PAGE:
The Justice Department is conducting an investigation to determine whether the A. H. Robins Co. criminally obstructed justice in the course of defending against lawsuits brought by women who said they were harmed by the Dalkon Shield intrauterine contraceptive device, sources said.
Several sources outside the government said the investigation began last year under the supervision of Julian S. Greenspun, deputy chief for litigation in the Justice Department's criminal division.
Greenspun, who recently left the Justice Department to join a Washington law firm, said in a phone interview, "I can't comment, but sooner or later, the people who were responsible for what happened to the women who were injured by the Dalkon Shield are going to get what they deserve. Let's leave it at that."
The Justice Department declined comment, as did the official who reportedly is Greenspun's successor in supervising the investigation, Guy L. Goodwin, special assistant for litigation in the criminal division.
John D. Taylor, Robins' vice president for public affairs, asked if the company knew of a Justice Department investigation, replied, "We're not aware of it." The company's attorneys checked into it and did not turn up any indication of such an investigation, Taylor added. "Everybody who's checked it says there's no such thing."
The investigation is unrelated to a pending civil case in U.S. District Court in Richmond in which the government has asked Judge Robert R. Merhige Jr. to hold Robins in contempt for spending about $7 million without court approval. The spending violated a consent order Robins signed in August after it filed for voluntary bankruptcy on the ground that the burden of the thousands of Dalkon Shield claims made a financial reorganization essential.
The sources who described the investigation spoke only on condition that they not be named.
During the course of Dalkon Shield litigation, there have been several allegations that Robins provided false testimony or withheld information from plaintiffs. Robins has consistently denied the allegations, and it is not clear what role they might have in the investigation.
On Jan. 21, 1985, the 11th U.S. Circuit Court of Appeals in Miami ruled that a Robins expert witness, Dr. Louis G. Keith, a Northwestern University professor of obstetrics and gynecology, gave "false testimony" at a 1983 trial in Tampa, Fla. Keith testified falsely with "complicity of counsel" for Robins, a unanimous three-judge panel said.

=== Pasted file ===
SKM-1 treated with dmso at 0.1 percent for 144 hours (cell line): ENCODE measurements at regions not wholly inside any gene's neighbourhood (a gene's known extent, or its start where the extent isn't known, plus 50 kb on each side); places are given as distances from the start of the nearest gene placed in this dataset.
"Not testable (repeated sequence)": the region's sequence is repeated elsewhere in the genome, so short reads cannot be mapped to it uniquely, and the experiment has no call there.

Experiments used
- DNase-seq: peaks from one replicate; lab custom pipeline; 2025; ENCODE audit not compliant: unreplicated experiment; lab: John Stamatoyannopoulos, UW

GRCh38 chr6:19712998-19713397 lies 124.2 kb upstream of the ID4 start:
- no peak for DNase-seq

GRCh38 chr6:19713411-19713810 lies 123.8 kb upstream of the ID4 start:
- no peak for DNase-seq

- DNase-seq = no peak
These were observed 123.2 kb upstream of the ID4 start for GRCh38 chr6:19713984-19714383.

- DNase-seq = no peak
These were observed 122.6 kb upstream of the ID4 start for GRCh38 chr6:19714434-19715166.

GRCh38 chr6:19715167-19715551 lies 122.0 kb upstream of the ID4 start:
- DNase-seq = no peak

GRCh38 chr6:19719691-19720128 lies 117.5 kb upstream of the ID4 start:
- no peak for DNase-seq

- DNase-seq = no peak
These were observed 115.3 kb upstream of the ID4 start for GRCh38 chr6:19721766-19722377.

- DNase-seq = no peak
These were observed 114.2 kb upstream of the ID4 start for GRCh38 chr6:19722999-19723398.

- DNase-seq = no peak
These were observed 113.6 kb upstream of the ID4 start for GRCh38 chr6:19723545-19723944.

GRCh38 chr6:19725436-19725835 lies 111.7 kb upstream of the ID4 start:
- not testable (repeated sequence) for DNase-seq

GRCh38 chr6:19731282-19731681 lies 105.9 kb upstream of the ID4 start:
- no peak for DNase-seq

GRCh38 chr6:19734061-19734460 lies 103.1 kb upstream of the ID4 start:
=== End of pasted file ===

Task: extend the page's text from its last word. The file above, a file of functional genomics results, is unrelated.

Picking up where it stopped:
Keith's attorney said Keith "did not lie" and that the panel did "not take into account the nuances of language used by lawyers and Dr. Keith." Robins, which has denied wrongdoing, has said it had paid Keith $277,092 in witness and consultation fees by April 1985.
An FBI spokesman said a few weeks after the appeals court ruling, "We are conducting an investigation." John M. Fitzgibbons, deputy chief of the criminal division in the U.S. Attorney's office in Tampa, said the same day that he was "well aware of the 11th Circuit's rather extraordinary opinion," but declined to confirm or deny whether his office had requested the Keith inquiry.
Since then, Fitzgibbons has declined to accept phone calls about the Keith matter. One source said he believed the Department of Justice, as part of its broader investigation, is looking into the episode.
On Feb. 21, 1985, court-appointed special masters Thomas C. Bartsh and Peter N. Thompson made a report on their investigation into Robins' compliance with a February 1984 order by Miles W. Lord, then the chief U.S. district judge for Minnesota, to produce pretrial documents in certain Dalkon Shield lawsuits.
Bartsh and Thompson concluded in the report to the court "that plaintiffs have established a strong prima facie [on the face of it] case that A. H. Robins Inc. has, with the knowledge of in-house counsel, engaged in an ongoing fraud by knowingly misrepresenting the nature, quality, safety and efficacy of the Dalkon Shield. The ongoing fraud has also involved the destruction or withholding of relevant evidence."
The report cited sworn statements made in mid-1984 testimony by Roger L. Tuttle, a former in-house Robins lawyer who had defended early Dalkon Shield lawsuits.
Tuttle testified that in 1975, after a Kansas jury had made the first award of punitive damages to a Shield victim, William A. Forrest Jr., a company vice president and then-general counsel, ordered him to arrange the destruction of hundreds of "troublesome" documents.
Secretly, however, Tuttle testified, he had saved some sensitive documents, and one of them, the masters reported, "substantially corroborates the essence of his story that Robins lawyers have pulled documents from files so that they would not be produced in litigation."
Forrest and the company have denied that any such destruction order was issued.
In May 1985, in Wichita, Kan., U.S. District Judge Frank G. Theis appointed special masters to investigate whether, in an effort to conceal crime or fraud, Robins attorneys improperly invoked legal privileges.